As James Ellington ponders, the silence continues. Defeat is something he has never allowed himself to consider.
His gaze rises skyward, but his focus delves somewhere deeper inside. After all he has been through, surely he could be content without making this summer’s Olympics?
Finally, after 12 seconds, he answers: “No”. Failure is not an option.
This Sunday, Ellington competes properly for the first time in almost five years; an initial step on what he wholeheartedly believes will be one of sport’s greatest ever comebacks.
Yet before he can begin, he must wait for almost two-dozen other 100-metre races inside Dagenham’s Jim Peters Stadium. The first will feature a mix of children and soon-to-be pensioners who, like Ellington, have paid their £11.50 entrance fee to race at a meeting that is open to all. Ages will steadily converge, times will get faster and races will tick by until there is only one left – the best saved for last.
There will be little to mark out the double Olympian in the midst: a man in his club vest, with a pair of cast-off running spikes and a V35 next to his name to betray his age and official veteran status. The gun will go and Ellington will be back. “Glamorous isn’t it,” he says, jokingly.
That he has even reached this point is astonishing. Ellington was in the form of his life when an oncoming car hit the motorcycle he was riding with fellow British sprinter Nigel Levine while at a training camp in Tenerife in January 2017.
His numerous injuries included a compound fracture of the right leg, a fractured left ankle, a fractured eye socket, a displaced and fractured pelvis, and the loss of six pints of blood. He was lucky to be alive and his elite running career was over according to all medical professionals, who said he would never be able to even jog without a limp. Their words were his fuel.
“The worst thing you can do is doubt me,” he tells the Telegraph at his house in west London. “Every milestone in my career is spurred from somebody annoying me or doubting me.
“I’ve always been pretty stubborn and hard-headed when I want to do something. I pretty much won’t stop until it’s done, even down to screwing in a blind in the wall.
“My missus told me to give up with this blind, but I couldn’t. I was there for hours, I wouldn’t let it go. But I finally did it.
“If I know something can be achieved, I can’t give up. That’s my spirit. The motivation probably comes from proving people wrong, proving myself right and doing something that most people don’t believe they can do.
“If you want to get rid of me, just tell me I’m amazing and I’ll probably dissolve.”
A few months after the crash, Ellington posted a video online, below. Top off, he grimaces in severe pain while tumbling out of the wheelchair he was confined to for six weeks, legs totally useless. Slowly, he manoeuvres himself into position and then whacks out 20 press ups. Nothing was going to beat him.
Two years later, he stood on a startline for the first and only time since the accident when he was given a lane at the 2019 London Anniversary Games. Yet to even complete 100m in training at that point, he battled his way through in his own race within the actual race, trailing home almost a second behind the winner in 10.93 seconds.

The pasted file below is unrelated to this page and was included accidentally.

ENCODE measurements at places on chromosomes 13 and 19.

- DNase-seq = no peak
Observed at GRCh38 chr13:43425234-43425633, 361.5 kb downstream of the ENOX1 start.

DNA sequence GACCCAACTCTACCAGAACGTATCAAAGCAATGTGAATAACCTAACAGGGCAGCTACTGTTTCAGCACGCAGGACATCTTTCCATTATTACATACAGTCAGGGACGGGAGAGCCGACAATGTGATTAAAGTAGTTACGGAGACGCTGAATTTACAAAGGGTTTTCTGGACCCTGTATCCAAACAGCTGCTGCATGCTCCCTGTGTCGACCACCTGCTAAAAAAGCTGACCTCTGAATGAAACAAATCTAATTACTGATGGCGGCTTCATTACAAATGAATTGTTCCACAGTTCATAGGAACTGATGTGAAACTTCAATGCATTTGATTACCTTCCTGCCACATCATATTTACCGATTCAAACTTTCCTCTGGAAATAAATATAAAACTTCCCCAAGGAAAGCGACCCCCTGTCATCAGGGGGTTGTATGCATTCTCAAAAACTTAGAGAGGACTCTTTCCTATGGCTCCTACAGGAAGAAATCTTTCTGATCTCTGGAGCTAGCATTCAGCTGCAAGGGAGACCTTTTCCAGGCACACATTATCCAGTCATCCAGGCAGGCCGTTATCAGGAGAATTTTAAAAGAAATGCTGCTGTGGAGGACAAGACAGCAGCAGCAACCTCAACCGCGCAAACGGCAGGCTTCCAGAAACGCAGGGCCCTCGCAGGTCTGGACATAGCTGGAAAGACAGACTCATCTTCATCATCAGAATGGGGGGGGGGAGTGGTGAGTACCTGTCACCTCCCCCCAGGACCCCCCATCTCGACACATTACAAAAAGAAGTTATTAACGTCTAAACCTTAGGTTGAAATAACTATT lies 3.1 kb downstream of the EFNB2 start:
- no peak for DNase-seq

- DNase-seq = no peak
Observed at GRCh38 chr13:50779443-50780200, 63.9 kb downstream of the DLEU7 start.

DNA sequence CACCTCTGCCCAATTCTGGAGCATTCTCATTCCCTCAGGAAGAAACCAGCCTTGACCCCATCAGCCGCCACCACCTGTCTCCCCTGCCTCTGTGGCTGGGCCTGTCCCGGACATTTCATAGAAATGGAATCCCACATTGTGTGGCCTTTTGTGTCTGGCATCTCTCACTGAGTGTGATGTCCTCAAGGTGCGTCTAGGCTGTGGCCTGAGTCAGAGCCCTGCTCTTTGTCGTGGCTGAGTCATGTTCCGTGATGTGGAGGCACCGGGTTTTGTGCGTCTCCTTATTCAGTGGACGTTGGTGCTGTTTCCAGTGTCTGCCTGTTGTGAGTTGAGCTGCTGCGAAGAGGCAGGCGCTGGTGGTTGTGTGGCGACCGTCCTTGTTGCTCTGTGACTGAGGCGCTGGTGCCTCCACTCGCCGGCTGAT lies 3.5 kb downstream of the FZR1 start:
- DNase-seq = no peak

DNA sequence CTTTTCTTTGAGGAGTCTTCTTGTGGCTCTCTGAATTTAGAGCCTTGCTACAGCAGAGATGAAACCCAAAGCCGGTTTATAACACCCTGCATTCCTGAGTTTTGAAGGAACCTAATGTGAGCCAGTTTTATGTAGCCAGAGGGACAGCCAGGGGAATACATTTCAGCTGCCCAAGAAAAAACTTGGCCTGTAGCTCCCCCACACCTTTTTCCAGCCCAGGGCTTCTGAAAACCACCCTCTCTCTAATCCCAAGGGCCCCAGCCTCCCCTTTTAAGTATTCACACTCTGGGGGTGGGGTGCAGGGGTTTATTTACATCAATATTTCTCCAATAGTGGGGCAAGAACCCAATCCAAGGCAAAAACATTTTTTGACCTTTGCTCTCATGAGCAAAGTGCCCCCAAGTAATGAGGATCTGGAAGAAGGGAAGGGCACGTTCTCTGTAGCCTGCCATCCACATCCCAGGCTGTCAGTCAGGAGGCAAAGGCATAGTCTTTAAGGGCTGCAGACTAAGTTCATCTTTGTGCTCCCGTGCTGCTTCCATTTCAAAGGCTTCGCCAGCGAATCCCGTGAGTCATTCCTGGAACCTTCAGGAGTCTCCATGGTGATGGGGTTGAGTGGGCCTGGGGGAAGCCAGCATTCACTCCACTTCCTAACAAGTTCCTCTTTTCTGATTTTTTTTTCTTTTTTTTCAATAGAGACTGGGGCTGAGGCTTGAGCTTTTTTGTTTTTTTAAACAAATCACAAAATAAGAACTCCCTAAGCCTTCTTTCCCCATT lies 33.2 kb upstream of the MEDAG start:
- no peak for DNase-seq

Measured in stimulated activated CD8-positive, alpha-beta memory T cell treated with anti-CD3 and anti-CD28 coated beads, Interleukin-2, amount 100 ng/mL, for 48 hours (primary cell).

It was agony – “Every time I hit the floor, it felt like someone was stabbing me up the a—” – and left him barely able to walk for the next fortnight. But he had proven he could still run.
Shorn of funding, sponsorship and any proper income, he then moved to Dubai where his wife worked and began grafting alone. Sometimes the pain would be so bad he would be forced to lie in bed for days.
“It’s like when you have the flu and your body is sore – that’s the pain in my pelvis,” he explains. “My body went through massive trauma and my central nervous system has taken time to recalibrate.”
The pain is still there every day, but he insists “there was no doubt whatsoever in my mind” even at his toughest moments. “Maybe I’ve got mental issues or something,” he says.
Through it all, the Tokyo Olympics was the shining light that kept him going; the one goal to make it all worthwhile.
To all bar Ellington, the thought of him making it is almost incomprehensible. How can someone who has only run the 10.05sec qualifying time once in his life expect to do so again before the British trials at the end of June, while still in pain on a regular basis? “How is me getting to this position from the crash possible?” he counters. “When I crashed it was the first year I had focused on the 100m and I proved to everyone I could be a force to be reckoned with. Had I not crashed I would have run sub-10 seconds a good few times in 2017.
“Psychologically, nobody’s going to have anything on me when we stand on the startline, not one person. And technically, I’m getting better.
“This sounds mad but I don’t believe I have to be 100 per cent to run sub-10. I believe the extra fire I have is going to make up for anything I’m lacking anywhere else. No one’s going to stop me.
“A lot of people say I’ve already achieved so much by coming back to run faster than most people in the world. OK cool, for you that’s OK. For me, it’s not enough. I’m training to come back better than I was before.”
Sunday’s race in east London is the first step. Coming off the back of a heavy training block, he hopes to run somewhere in the region of 10.3sec – the same as his season opener in the 2016 season that included 100m and 200m personal bests, and a trip to the Olympics.
He still has the vest he wore at those Rio Games. But do not expect to see him wearing it.
“Nah man, that’s old news,” he says. “This year I’m going to bust a 2021 Olympic vest.”